The European Union will soon decide whether to approve a proposal that could compel crypto firms to collect data on both senders and recipients in a transaction.
The “travel rule” obliges banks and payments companies to hold information that “travels” between payers and recipients.
However, the European Parliament is nearing a vote to decide on expanding the scope of the travel rule for cryptocurrency firms. The vote is scheduled to take place in the coming weeks.
The travel rule mandates that every financial transaction above 1,000 euros should be reported to financial authorities. While this has been hailed as a win for anti-money laundering (AML), the new proposal seeks to eliminate the threshold for reporting.
European exchanges may be obliged to report all crypto transactions
In the event that the proposal passes, exchanges will be mandated to report all crypto transactions, even as low as five euros.
The proposers of the bill argue that small transactions made with cryptocurrencies are often used to fund terrorism or launder money. Such a loophole would enable the use of digital assets to fund and hide criminal activities since illicit capital can move anonymously without any geographical limitations.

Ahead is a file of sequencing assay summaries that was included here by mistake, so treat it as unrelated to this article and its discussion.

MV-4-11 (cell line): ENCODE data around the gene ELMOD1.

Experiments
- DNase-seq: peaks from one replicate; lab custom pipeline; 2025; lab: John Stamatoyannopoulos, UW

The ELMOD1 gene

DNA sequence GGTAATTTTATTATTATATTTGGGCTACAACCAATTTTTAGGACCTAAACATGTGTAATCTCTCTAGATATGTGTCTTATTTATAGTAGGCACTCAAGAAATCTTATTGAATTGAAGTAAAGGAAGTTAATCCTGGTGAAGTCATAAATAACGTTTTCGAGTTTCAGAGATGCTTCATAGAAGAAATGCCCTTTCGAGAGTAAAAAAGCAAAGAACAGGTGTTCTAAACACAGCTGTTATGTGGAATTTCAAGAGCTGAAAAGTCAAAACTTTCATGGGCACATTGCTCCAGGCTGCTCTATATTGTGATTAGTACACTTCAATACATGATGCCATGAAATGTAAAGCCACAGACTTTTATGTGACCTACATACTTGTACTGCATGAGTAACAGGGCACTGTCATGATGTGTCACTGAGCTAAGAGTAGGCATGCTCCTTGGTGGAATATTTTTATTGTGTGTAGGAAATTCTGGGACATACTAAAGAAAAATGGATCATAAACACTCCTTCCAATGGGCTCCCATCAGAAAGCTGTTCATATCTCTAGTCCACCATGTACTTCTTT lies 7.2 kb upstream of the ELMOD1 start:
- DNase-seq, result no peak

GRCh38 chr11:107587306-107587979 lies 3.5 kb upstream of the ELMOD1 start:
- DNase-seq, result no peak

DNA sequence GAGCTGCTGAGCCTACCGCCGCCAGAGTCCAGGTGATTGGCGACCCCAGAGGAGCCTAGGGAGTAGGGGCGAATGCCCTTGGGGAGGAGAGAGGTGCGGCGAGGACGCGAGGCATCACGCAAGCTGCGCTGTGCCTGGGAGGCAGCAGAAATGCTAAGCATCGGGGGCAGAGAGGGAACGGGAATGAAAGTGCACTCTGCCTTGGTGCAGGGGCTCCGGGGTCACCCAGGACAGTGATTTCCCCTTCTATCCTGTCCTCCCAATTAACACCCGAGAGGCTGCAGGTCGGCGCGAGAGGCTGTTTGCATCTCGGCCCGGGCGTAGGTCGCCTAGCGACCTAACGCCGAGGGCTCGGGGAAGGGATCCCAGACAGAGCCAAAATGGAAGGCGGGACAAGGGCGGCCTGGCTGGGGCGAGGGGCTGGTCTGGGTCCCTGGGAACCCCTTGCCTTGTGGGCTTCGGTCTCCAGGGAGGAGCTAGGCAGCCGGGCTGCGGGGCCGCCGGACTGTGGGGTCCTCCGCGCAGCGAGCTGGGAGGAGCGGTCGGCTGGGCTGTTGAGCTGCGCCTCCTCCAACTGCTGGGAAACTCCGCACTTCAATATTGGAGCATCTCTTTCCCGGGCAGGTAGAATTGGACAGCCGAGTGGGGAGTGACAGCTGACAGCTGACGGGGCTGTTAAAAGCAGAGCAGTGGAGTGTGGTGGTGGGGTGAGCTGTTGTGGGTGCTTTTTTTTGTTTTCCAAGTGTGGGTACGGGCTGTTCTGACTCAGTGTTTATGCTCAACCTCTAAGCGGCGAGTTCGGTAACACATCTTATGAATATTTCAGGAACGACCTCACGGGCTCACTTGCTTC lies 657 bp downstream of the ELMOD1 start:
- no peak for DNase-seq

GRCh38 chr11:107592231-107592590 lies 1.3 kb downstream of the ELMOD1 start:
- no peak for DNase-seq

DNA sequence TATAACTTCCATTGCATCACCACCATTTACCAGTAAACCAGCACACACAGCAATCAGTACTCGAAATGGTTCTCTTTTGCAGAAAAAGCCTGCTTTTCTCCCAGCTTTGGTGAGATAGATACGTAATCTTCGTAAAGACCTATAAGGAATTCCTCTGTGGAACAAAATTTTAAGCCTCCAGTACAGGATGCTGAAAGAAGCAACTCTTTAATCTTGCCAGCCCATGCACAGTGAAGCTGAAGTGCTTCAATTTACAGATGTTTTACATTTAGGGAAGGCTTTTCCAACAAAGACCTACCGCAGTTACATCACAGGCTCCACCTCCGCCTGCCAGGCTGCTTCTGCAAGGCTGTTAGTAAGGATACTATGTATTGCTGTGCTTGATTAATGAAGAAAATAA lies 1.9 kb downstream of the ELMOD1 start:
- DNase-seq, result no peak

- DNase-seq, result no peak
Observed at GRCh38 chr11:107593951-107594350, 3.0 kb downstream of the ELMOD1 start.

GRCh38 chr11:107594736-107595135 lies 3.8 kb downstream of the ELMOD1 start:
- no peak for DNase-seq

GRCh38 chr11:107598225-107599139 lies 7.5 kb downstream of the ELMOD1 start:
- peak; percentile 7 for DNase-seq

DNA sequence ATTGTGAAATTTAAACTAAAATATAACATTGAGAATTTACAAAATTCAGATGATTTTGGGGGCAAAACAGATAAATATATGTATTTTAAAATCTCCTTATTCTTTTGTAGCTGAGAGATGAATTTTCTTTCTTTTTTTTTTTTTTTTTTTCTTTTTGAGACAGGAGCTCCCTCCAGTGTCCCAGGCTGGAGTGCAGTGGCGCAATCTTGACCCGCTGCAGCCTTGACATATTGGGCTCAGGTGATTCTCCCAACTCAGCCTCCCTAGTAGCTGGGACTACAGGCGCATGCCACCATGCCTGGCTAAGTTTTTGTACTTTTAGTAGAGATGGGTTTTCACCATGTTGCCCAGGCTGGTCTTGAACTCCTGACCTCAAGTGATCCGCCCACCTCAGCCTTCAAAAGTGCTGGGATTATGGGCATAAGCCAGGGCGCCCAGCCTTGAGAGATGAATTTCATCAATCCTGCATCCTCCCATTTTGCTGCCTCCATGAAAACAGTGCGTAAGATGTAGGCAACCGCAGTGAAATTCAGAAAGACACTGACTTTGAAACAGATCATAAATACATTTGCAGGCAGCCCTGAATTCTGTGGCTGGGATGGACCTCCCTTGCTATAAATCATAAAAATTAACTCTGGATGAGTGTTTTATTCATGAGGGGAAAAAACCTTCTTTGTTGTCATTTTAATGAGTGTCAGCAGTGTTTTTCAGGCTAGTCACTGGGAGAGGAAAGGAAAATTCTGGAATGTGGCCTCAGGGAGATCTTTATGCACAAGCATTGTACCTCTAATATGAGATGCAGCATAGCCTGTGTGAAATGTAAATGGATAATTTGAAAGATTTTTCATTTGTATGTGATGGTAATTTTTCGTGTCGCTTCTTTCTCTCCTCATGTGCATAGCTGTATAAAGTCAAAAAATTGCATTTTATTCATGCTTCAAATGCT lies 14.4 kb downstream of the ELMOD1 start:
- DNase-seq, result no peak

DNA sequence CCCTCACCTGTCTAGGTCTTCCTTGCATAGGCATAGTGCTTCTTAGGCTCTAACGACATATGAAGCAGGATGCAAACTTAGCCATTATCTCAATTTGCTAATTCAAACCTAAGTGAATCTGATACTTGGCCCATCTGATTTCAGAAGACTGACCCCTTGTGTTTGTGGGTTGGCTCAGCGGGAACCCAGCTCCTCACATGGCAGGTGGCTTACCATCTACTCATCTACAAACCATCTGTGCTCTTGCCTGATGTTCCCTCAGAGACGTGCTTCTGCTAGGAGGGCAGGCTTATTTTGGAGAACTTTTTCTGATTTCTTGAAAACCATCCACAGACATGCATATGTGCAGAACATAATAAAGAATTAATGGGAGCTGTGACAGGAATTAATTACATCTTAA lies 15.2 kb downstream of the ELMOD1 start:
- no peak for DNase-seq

“A lot of exchanges have lobbied hard against it, as you can imagine, but from what I heard from a chat with an MEP recently, the majority of the are in favor of removing the threshold,” said Ajinkya Tulpule, head of compliance at cryptocurrency exchange bitFlyer.
Tulpule said that crypto exchanges might have to suspend certain transactions until there is full completion of the Know Your Customer (KYC) processes. This might lead to delayed settlement of transactions among other challenges.
“There are some coins which are not covered by transaction monitoring systems,” says Tulpule. This is another downside that cryptocurrency exchanges will have to grapple with as they come to terms with the new regime of regulations.
Looming on the horizon for the crypto industry in Europe is the Markets in Crypto Assets (MiCA). The legislation seeks to “streamline distributed ledger technology (DLT) and virtual asset regulation in the EU whilst protecting users and investors.”
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